How are they attacking the healthcare industry?
Entry points that threat actors can use to compromise the hospital supply chain range from manufacturers to distribution centers and transportation companies, from third-party contractors to developers of software and mobile apps hospitals use, from past to non-core services staff. (figure 1. image supply chain flow)
Figure 1.0 Supply Chain potential Risk access points
“Supply chain threats arise as a result of outsourcing suppliers, and the lack of verifiable physical and cybersecurity practices in place at the suppliers,” Sterling OEM, Trendmicro pointed out.
“Suppliers do not always vet personnel properly, especially companies that have access to patient data, hospital IT systems, or healthcare facilities. Vendors do not always vet their products and software for cybersecurity risk and maybe outsourcing resources as well.”
The following statistics from the HITRUST Cyber Threat XChange (CTX) program — a threat indicator sharing platform — show a few chosen markers about the healthcare industry cyber threat landscape that provide a snapshot about the most common infection vectors.
Other threats, as illustrated in Figure 2. are supplies, equipment, and software that come from unvetted sources. Education is key to procurement personnel to know that the supplier has been vetted to eliminate gray market equipment making its way into a hospital or medical facility. As a reseller, Sterling Sr. VP, Jeff Moore states in a recent article published by MeriTalk, “The bottom line is that facilities need comprehensive assessments of their suppliers to understand the total risk. Training procurement staff and buyers to look beyond the Bill of Materials (BOM) and the part number is essential.”
Figure 2. Distribution of Indicators of Compromise (IoC) types, 2017 Q4 (Source CTX Enhanced Pilot)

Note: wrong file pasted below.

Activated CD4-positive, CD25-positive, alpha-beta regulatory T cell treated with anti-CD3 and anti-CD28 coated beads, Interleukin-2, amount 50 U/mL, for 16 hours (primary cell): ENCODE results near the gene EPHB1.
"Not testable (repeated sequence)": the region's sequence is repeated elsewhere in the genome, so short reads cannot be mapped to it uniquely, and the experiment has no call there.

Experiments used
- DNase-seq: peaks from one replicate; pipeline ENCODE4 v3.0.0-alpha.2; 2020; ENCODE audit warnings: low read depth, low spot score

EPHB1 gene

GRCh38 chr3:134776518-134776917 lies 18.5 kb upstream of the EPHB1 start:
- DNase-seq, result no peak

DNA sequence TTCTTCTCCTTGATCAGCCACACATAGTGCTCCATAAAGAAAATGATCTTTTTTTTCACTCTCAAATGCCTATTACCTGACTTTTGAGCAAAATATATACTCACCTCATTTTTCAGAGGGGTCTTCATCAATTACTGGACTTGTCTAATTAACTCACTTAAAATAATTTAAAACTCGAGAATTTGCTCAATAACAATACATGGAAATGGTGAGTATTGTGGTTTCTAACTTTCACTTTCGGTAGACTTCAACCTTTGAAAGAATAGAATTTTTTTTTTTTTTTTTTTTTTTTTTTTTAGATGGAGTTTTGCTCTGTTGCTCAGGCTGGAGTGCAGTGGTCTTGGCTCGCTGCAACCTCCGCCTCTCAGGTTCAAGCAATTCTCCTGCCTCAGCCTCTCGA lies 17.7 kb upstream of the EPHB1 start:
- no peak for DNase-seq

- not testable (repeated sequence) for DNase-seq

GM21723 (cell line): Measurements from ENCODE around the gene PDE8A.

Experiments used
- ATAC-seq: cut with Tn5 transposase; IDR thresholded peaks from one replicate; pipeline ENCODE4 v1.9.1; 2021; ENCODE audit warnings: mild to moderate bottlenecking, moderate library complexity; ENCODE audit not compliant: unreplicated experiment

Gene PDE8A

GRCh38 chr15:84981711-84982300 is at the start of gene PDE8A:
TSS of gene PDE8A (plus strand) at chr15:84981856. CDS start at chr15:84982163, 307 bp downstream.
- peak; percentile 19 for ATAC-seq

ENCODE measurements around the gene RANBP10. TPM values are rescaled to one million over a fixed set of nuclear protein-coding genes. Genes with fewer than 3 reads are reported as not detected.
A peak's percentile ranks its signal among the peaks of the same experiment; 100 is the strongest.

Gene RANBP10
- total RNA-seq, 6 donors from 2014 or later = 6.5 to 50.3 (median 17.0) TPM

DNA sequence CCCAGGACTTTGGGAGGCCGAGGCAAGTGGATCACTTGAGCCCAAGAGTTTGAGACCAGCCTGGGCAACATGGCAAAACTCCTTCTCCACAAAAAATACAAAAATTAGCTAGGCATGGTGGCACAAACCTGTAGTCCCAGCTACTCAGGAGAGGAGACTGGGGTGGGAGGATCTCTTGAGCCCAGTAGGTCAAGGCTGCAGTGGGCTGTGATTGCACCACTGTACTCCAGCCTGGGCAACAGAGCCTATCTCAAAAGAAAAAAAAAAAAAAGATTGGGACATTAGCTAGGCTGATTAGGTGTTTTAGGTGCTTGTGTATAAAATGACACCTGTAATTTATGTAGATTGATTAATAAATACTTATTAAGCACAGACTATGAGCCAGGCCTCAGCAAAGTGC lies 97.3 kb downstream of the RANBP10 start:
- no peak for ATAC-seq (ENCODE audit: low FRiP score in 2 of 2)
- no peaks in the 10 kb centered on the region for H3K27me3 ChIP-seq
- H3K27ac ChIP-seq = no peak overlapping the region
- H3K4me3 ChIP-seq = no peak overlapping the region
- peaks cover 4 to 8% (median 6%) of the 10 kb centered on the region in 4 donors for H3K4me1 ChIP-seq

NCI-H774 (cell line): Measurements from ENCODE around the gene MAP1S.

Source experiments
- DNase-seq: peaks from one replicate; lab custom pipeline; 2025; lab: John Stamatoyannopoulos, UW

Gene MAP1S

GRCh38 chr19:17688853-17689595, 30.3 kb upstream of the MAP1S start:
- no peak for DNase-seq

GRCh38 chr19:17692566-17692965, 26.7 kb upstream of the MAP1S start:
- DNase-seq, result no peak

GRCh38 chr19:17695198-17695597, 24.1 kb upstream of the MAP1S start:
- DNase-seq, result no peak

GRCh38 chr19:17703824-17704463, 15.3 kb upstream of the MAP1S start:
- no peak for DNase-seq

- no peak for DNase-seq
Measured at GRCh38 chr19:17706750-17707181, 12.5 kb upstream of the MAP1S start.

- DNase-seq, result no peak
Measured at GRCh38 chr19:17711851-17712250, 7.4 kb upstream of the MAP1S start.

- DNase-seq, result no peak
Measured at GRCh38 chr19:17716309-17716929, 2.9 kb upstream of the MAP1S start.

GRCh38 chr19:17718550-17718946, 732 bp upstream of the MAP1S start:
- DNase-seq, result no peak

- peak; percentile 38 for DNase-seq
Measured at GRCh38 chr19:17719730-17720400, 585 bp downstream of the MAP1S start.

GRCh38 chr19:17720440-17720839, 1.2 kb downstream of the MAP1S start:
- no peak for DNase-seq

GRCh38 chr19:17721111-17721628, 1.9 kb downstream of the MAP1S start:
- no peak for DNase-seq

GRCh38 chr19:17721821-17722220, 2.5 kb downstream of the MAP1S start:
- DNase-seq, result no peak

To date, the majority of publicly reported cyberattacks against hospitals have been one of the following:
- data breaches
- medical device compromise
Cybersecurity Ventures predicted that healthcare would suffer 2-3X more cyber-attacks in 2019 than the average amount for other industries with email fraud attacks increasing 473 percent in the last 2 years. Data breach costs will continue to worsen in 2020 according to the latest Black Book Survey research report.
As healthcare organizations grow, they increase in complexity. Without a secure supply chain, healthcare facilities may face more uncertainty. At the end of the day, healthcare facilities need to know their resellers. Moore and Sterling advocate fiercely to maintain a true secure supply chain. Sterling is O-TTPS Certified (Open Trusted Technology Provider Standard Certification), CMMC certified and has a detailed Supply Chain Risk Management (SCRM) plan in place so customers can be assured of secure product procurement
Healthcare Supply Chain transformation provides a future of uninterrupted operations without the compromise of security to medical, patient, and financial data and systems.
For more on Secure Supply Chain and Healthcare Security: